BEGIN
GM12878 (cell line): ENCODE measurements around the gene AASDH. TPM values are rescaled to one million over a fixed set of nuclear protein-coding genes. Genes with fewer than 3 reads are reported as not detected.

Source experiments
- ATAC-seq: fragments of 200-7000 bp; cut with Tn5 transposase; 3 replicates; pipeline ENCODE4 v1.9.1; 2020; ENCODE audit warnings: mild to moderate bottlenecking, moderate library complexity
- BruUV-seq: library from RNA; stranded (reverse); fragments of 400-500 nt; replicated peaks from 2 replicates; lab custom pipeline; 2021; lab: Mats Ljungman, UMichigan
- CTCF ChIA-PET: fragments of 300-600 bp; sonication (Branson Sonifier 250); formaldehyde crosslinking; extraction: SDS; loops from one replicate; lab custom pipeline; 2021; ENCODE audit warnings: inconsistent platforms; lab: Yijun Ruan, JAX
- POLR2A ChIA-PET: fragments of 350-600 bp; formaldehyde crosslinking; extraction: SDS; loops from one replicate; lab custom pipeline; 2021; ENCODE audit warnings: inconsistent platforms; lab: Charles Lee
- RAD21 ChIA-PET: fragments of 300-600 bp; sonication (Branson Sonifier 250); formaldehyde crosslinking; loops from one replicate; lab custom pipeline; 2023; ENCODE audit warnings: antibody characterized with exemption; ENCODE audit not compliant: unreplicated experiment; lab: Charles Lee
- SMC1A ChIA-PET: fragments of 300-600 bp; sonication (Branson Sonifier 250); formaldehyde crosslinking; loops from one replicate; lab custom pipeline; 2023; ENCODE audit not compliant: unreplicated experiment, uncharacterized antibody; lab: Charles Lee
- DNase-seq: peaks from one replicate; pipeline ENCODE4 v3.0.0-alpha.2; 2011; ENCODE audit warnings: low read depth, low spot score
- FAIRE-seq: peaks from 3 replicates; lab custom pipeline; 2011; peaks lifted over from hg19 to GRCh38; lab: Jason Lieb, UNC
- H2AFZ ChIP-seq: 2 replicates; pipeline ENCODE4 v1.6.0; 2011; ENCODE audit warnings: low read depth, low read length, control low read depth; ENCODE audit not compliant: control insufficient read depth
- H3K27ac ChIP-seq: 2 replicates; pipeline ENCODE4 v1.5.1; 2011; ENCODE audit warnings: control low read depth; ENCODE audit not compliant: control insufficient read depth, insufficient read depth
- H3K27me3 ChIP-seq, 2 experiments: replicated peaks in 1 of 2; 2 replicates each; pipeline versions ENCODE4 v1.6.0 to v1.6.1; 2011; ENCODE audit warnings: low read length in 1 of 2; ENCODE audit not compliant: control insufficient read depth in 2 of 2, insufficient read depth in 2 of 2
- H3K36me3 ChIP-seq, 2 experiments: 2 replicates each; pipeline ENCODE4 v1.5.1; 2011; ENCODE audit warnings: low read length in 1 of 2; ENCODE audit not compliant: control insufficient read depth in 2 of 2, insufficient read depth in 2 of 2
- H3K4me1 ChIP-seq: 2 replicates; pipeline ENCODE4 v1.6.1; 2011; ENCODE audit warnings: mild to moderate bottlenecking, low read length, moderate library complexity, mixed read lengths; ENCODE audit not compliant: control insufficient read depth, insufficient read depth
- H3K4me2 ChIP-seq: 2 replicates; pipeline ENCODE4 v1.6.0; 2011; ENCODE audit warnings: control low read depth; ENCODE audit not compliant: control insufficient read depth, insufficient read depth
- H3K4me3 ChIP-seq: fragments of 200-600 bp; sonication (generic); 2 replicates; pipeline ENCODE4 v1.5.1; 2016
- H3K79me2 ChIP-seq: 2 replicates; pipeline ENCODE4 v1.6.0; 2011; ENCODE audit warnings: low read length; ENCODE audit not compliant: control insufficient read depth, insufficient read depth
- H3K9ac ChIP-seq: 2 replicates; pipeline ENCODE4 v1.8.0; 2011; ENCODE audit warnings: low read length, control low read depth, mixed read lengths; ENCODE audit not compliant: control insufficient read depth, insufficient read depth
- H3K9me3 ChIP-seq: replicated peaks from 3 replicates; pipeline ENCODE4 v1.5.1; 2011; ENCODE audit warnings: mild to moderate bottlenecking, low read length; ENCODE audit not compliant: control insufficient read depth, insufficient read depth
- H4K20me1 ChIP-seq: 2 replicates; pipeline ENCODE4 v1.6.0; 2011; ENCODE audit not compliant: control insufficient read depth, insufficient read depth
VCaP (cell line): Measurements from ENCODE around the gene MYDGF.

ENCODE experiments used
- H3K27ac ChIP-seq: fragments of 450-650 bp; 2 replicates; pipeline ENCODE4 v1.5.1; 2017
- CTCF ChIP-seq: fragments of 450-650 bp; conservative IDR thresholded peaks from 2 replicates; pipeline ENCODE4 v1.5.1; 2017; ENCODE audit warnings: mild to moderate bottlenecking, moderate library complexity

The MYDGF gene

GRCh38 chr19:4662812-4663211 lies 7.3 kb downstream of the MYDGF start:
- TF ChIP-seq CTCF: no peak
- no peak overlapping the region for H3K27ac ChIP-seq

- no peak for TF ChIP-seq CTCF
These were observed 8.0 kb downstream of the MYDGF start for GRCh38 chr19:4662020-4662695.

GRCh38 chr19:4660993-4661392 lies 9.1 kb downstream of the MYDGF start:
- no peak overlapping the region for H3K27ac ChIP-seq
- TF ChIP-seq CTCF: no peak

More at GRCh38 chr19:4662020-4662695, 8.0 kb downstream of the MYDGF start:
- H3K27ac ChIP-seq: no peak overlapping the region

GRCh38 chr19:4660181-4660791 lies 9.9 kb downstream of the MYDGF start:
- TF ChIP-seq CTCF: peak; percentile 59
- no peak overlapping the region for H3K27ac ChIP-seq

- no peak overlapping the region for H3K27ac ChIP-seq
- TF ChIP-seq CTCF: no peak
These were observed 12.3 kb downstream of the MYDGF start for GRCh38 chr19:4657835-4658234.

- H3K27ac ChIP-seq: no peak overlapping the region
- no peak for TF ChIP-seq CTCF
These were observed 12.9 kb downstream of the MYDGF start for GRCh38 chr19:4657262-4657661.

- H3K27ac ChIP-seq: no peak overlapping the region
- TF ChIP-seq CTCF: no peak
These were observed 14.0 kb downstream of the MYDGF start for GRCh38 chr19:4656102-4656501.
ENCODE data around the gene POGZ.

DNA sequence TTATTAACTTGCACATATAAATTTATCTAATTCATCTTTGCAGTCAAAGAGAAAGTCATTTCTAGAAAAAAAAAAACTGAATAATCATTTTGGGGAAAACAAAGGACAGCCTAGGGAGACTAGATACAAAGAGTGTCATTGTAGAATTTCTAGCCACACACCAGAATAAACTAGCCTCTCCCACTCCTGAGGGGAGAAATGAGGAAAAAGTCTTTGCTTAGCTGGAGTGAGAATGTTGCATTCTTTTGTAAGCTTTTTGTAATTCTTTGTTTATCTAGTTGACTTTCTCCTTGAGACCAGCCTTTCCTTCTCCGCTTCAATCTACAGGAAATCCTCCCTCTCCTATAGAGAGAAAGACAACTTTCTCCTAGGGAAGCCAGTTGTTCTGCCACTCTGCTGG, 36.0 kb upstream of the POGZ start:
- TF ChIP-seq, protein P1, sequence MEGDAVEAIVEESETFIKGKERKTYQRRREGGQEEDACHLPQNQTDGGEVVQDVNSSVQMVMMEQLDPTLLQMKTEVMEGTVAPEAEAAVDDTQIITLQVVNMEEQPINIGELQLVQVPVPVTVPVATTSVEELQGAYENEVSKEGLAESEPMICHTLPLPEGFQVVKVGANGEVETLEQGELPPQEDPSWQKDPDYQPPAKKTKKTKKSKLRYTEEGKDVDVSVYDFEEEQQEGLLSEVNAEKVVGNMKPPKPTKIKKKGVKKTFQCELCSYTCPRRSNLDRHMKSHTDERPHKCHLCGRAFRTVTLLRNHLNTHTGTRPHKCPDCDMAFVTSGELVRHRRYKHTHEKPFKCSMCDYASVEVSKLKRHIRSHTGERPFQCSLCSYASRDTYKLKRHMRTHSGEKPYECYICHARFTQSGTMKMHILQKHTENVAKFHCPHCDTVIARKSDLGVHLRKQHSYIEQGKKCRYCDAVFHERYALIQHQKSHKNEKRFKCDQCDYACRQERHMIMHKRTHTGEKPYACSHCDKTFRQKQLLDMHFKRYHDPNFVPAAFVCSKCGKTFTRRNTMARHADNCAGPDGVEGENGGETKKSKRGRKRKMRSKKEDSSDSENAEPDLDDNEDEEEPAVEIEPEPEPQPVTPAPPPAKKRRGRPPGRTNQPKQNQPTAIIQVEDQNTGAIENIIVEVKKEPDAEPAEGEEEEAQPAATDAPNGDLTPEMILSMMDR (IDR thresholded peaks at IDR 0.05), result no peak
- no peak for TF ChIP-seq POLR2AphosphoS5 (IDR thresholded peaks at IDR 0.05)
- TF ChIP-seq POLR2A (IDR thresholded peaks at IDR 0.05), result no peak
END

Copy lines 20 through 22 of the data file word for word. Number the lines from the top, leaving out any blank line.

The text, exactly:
- H3K9me3 ChIP-seq: replicated peaks from 3 replicates; pipeline ENCODE4 v1.5.1; 2011; ENCODE audit warnings: mild to moderate bottlenecking, low read length; ENCODE audit not compliant: control insufficient read depth, insufficient read depth
- H4K20me1 ChIP-seq: 2 replicates; pipeline ENCODE4 v1.6.0; 2011; ENCODE audit not compliant: control insufficient read depth, insufficient read depth
VCaP (cell line): Measurements from ENCODE around the gene MYDGF.